There is spectrum on how easy it is to integrate a C (or C++ for that matter) library into a project.
The issue is that the C ecosystem does not have a standard dependency manager, so each project big enough to require the use of external libraries needs to find a way to integrate them, and it is usually a significant source of problem just to get them to compile. Note that I am not even talking about how to use them.
This is particularly annoying for mobile phone applications running on android or iOS, because most of the time the build system used by libraries are targeted at desktop usage and just won’t work with android studio or xcode.
So here are my circles of hell of integrating a library:
In the first circle (in the Dante sense of being the less painful), are the “single file libraries”, as championed by Sean Barrett, author of the famous stb libraries
The idea is that each library is distributed as a single header that contains both the function declaration and the implementation. You use it like that:
#define STB_IMAGE_IMPLEMENTATION // Put this only in one file. #define STBI_ONLY_PNG // Optional configuration of the lib. #include "stb_image.h"
Now, you just need to make sure the file
stb_image.h is in your include
search paths list, which is usually not a problem for a single file.
Because of this simplicity, I usually look for a single file library first when I need anything.
In the second circles are the libraries that are split into multiple header and source, files but specifically designed to be dropped as it is in the project.
Examples of such a library are nanovg, or Dear ImGui. This is slightly more complicated and you basically have two ways to integrate those kind of libraries:
- Add all the source files along your code, and set the needed defines as argument in your build system. So for example to use imgui in a project compiled with a Makefile you would add something like that:
SRC += $(wildcard third_party/imgui/*.cpp) FLAGS += -Ithird_party/imgui
- Another option that I like, though it is a bit of a hack, is to create
a source file from which I include all the source files of the library.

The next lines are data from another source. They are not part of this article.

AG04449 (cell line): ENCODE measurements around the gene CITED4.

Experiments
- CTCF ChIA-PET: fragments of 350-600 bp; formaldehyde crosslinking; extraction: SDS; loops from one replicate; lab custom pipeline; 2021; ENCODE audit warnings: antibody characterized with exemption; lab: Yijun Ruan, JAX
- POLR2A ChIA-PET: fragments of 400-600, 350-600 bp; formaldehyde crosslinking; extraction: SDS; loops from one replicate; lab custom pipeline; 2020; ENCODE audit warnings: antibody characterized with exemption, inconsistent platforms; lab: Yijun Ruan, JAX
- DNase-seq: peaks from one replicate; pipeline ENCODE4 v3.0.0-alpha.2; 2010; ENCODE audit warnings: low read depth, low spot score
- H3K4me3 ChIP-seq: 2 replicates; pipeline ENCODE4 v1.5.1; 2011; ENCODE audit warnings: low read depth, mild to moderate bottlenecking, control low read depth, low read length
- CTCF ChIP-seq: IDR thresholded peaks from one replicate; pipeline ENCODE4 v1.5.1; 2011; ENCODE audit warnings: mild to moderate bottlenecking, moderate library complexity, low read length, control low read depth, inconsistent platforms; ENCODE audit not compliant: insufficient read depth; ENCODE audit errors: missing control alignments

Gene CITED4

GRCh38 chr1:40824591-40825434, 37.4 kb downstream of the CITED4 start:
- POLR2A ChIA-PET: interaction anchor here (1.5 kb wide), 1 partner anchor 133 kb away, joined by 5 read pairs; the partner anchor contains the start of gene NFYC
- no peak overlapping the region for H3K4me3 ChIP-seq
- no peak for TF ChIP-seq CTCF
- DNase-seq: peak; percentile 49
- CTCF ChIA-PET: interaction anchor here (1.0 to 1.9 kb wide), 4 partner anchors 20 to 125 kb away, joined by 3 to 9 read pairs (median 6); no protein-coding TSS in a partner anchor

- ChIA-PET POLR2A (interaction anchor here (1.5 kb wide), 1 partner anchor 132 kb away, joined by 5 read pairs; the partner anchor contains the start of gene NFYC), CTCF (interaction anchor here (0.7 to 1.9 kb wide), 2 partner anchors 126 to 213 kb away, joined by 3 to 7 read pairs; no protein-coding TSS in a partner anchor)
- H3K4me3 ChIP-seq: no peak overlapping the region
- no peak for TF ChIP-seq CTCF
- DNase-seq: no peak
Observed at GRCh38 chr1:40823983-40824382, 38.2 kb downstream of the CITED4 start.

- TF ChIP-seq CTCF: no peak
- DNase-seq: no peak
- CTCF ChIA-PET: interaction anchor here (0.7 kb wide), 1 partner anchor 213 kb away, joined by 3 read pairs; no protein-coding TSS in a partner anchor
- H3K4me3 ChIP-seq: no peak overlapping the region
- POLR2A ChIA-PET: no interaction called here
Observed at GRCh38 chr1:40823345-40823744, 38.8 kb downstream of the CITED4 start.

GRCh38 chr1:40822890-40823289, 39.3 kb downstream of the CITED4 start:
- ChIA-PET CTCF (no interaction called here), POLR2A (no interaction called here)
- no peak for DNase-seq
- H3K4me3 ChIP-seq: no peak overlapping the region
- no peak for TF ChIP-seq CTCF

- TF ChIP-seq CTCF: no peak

This is convenient because I can also add the
#defineneeded, and silence the eventual compilation error. For example here is how I compile imgui in one of my project:
- Another option that I like, though it is a bit of a hack, is to create a source file from which I include all the source files of the library. This is convenient because I can also add the
#define GL_GLEXT_PROTOTYPES #define GL_SILENCE_DEPRECATION #define IMGUI_IMPL_OPENGL_LOADER_CUSTOM #ifdef __GNUC__ #pragma GCC diagnostic ignored "-Wunused-function" #endif #include "../third_party/imgui/imgui.cpp" #include "../third_party/imgui/imgui_draw.cpp" #include "../third_party/imgui/imgui_widgets.cpp" #include "../third_party/imgui/imgui_tables.cpp" #include "../third_party/imgui/imgui_impl_glfw.cpp" #include "../third_party/imgui/imgui_impl_opengl3.cpp"
The big cavea here is that this only works if the library source does not reuse names for static variables.
Here I have to give high commendation to the SQlite library for actually providing an already merged source code version of each release (the sqlite amalgamation).
The next circle of integration complexity are libraries that are possible to directly past into your source code tree, but not as a first class solution. The official way to use those libraries is to first compile them as a static (.a) or dynamic (.so or .dll) binary for your target platform using the provided build system.
Those are fine (and indeed required) if you actually want to use a dynamic library. A linux distribution will need such a build system for example.
To integrate those libraries, the choices are:
- Pre-compile the library and bundle the binary into your project. This works, but makes it difficult to make your code cross platform.
- What I usually try: manually extract the required headers and source files and add those into your project. The issue is that since this is not the recommended way, there are often a lot of little issues, such as:
- The library using multiple directories for headers, that all need to be added to your include path separately (and hoping no name clashes with your own headers).
- The library having some sort of ‘config.h’ file generated by the build system.
- The library using a lot of defines set by the build system.
Finally, in the last circle of hell are the libraries that are basically impossible to integrate into a different build system, usually because they themself use too many dependencies, and rely too much on the build system.
For those, the only way is to independently compile them for your target, which can by itself be a difficult task.